The response of my friends in Portland, Oregon when I told them I was headed for Kelowna, in British Columbia’s Okanagan Valley, for a golf trip:
“Isn’t that in Germany?”
They hadn’t even heard of this fine Canadian golf and winemaking destination a long scenic drive or short flight from many cities on the West Coast. When I added that I was also headed for Kamloops they didn’t know where that was either, but them seemed to like saying ‘Kamloops.’
Possibly obscured by the tourism shadow cast by such famous nearby destinations as Whistler and Vancouver/Victoria, the Okanagan Valley lies in fertile high-desert fruit-growing country between the Cascade and Rocky Mountains. Dusky hills and blue lakes punctuate miles of blossoming orchards and vineyards. In fact, the Okanagan hosts four wine festivals every year. It encompasses dozens of vineyards and stands as the largest producer of ice wine in the world—that sweet, quenching draught made from grapes that have frozen on the vine. In addition to the vineyards, the town of Kelowna also sports a charming art district in what was once the center of the local fruit packing industry. Now six blocks bloom with music, galleries, and shopping. You might also wander over to the beaches along Lake Okanagan with an eye toward glimpsing Ogopogo, the local monster who lives under the water. Of course, you’re more likely to see the giant green sea serpent (there’s a $2 million award for finding him) after a few tastings at local wineries.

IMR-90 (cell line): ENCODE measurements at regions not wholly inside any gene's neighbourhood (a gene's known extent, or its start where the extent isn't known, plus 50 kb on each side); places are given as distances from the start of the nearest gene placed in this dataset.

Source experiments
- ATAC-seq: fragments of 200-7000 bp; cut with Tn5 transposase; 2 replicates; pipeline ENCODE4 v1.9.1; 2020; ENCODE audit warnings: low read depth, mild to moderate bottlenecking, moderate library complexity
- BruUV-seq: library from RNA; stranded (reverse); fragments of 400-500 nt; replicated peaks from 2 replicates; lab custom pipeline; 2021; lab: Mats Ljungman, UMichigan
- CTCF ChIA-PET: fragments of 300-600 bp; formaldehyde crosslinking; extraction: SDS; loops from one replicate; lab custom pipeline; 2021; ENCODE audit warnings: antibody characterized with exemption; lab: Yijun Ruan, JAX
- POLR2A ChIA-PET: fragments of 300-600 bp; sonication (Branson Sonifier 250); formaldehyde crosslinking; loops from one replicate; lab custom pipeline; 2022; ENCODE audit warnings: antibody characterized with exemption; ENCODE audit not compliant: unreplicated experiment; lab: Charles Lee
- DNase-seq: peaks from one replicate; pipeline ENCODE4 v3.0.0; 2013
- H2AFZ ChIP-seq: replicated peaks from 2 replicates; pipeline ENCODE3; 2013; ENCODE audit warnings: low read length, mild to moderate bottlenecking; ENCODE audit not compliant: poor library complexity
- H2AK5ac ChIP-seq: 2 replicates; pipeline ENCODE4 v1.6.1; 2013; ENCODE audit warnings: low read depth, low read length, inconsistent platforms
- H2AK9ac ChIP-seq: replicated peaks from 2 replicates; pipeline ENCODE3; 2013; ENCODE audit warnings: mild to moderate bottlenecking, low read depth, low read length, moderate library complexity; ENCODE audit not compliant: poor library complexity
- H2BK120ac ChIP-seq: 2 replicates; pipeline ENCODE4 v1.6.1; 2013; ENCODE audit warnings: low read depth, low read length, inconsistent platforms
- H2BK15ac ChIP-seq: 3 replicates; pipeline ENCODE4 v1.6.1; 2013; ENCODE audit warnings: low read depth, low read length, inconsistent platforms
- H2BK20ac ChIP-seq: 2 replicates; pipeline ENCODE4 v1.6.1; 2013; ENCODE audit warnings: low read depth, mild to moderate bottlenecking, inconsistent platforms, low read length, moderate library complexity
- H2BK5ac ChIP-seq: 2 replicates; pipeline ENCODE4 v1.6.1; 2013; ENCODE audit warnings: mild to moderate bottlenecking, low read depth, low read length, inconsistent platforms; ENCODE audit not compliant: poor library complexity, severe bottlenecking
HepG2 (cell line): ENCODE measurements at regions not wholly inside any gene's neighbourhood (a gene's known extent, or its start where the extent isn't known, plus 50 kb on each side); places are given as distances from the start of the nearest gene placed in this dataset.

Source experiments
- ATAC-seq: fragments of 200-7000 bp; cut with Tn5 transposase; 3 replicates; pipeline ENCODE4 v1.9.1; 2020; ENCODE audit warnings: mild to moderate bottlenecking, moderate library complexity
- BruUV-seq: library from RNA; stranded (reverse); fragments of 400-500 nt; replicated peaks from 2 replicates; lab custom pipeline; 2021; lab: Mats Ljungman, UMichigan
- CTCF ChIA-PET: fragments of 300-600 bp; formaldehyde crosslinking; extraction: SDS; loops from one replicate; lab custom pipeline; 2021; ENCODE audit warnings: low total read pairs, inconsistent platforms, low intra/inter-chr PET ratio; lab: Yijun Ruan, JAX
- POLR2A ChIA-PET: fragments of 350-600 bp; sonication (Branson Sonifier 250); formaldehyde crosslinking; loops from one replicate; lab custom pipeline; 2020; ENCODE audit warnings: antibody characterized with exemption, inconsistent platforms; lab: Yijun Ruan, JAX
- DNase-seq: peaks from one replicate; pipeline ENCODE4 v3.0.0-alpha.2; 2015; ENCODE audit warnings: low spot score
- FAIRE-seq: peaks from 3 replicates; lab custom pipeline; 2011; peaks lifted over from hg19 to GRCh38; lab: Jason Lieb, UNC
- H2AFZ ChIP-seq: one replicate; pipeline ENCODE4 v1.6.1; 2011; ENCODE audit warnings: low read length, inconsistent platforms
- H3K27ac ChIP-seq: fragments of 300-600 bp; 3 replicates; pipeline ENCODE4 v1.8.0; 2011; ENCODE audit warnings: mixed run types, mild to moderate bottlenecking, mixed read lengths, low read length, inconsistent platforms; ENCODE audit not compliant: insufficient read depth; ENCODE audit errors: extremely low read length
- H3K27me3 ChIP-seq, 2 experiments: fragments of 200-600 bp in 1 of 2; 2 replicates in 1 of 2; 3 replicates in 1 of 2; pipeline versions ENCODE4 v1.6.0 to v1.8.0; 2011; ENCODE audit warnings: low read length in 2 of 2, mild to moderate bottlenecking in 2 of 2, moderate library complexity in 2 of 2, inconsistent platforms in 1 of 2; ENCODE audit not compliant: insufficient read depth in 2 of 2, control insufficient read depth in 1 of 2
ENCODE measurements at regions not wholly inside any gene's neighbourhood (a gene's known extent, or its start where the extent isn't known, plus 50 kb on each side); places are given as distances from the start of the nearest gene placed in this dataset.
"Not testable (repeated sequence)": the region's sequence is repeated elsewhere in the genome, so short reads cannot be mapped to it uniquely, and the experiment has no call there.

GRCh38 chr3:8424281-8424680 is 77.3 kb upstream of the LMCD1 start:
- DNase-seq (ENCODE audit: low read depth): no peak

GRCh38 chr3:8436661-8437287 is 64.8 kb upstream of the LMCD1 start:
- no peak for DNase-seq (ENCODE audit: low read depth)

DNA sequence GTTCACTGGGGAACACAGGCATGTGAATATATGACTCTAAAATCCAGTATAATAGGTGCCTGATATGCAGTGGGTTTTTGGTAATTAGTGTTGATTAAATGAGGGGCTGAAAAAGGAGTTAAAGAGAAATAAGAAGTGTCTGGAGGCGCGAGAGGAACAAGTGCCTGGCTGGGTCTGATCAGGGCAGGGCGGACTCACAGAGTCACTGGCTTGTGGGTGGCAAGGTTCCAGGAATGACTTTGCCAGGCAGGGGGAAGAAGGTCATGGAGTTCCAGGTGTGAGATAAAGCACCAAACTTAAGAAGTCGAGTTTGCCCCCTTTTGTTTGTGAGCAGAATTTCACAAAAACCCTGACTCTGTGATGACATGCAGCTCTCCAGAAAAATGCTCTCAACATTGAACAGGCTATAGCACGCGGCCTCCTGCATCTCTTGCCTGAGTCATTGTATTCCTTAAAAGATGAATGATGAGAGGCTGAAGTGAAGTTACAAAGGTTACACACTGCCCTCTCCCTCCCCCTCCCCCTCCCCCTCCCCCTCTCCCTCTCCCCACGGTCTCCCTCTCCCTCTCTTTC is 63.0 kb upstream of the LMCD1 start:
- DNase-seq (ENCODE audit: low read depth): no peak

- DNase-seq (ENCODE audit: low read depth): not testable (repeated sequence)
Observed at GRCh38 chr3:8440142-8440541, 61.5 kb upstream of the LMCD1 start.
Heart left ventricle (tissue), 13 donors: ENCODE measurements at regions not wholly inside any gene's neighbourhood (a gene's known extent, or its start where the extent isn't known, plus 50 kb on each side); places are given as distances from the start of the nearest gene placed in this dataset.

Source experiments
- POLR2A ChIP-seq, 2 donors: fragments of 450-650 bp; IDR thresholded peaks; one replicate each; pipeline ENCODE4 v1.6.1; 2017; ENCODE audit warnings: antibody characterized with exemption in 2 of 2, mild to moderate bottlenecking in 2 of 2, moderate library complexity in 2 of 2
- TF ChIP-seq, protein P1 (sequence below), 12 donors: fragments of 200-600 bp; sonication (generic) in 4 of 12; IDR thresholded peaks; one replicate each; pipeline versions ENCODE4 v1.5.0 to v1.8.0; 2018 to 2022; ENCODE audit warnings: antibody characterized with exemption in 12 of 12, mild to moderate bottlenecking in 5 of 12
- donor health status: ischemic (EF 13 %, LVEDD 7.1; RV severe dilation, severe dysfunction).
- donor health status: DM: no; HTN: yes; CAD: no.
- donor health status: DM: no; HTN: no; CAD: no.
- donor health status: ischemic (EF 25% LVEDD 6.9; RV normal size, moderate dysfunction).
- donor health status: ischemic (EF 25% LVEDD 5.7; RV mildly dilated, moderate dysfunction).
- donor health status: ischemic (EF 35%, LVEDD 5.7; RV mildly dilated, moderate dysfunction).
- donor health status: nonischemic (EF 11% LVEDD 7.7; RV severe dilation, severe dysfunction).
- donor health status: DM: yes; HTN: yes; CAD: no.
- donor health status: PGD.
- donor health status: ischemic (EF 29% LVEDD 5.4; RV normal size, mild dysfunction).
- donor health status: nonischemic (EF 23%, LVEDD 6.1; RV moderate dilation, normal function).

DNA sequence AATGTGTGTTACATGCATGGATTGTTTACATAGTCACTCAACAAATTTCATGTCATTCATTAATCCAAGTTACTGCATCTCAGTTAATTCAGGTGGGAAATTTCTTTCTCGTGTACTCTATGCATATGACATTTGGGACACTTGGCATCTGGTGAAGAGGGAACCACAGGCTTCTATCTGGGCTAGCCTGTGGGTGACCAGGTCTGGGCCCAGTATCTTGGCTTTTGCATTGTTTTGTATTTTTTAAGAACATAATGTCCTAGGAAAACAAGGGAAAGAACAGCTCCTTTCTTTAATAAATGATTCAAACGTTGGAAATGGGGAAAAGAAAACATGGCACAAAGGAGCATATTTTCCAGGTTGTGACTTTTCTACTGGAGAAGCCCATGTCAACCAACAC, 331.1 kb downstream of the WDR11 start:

Or take on your own personal monster (such as three-putting or the shanks) on one of the area’s fine and varied golf courses. Fruit and wine aside, the Okanagan is ripe for a golf-focused visit, as well.
Why not stick with our theme and begin at the easy-going Harvest Golf Club, a Graham Cooke design routed through orchards and vineyards that encompass 1000 apple trees of nine varieties, as well as peaches, pears, and cherries. The 7,109-yard layout feature views of Lake Okanagan from every hole. Cooke cooked up a golden delicious confection of great golf shots defined by easy landing areas from the tees but more demanding approaches to large greens. He made the terrain here even more interesting by developing bent grass fairway platforms that seem to float like green islands in seas of thicker blue grass. The edges of the islands fall off toward the club-grabbing rough, creating an aspect of target golf.